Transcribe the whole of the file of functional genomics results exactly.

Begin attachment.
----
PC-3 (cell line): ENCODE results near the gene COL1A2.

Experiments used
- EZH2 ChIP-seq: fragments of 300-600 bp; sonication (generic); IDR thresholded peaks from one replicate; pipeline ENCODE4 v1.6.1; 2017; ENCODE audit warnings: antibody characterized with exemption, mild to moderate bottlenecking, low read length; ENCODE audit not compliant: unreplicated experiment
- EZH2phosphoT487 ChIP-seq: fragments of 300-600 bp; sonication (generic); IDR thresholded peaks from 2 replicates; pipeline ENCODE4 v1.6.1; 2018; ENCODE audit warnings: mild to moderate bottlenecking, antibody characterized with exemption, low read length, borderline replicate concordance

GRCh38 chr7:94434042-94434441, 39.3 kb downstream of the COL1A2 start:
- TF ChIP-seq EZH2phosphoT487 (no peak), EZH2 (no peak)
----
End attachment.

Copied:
PC-3 (cell line): ENCODE results near the gene COL1A2.

Experiments used
- EZH2 ChIP-seq: fragments of 300-600 bp; sonication (generic); IDR thresholded peaks from one replicate; pipeline ENCODE4 v1.6.1; 2017; ENCODE audit warnings: antibody characterized with exemption, mild to moderate bottlenecking, low read length; ENCODE audit not compliant: unreplicated experiment
- EZH2phosphoT487 ChIP-seq: fragments of 300-600 bp; sonication (generic); IDR thresholded peaks from 2 replicates; pipeline ENCODE4 v1.6.1; 2018; ENCODE audit warnings: mild to moderate bottlenecking, antibody characterized with exemption, low read length, borderline replicate concordance

GRCh38 chr7:94434042-94434441, 39.3 kb downstream of the COL1A2 start:
- TF ChIP-seq EZH2phosphoT487 (no peak), EZH2 (no peak)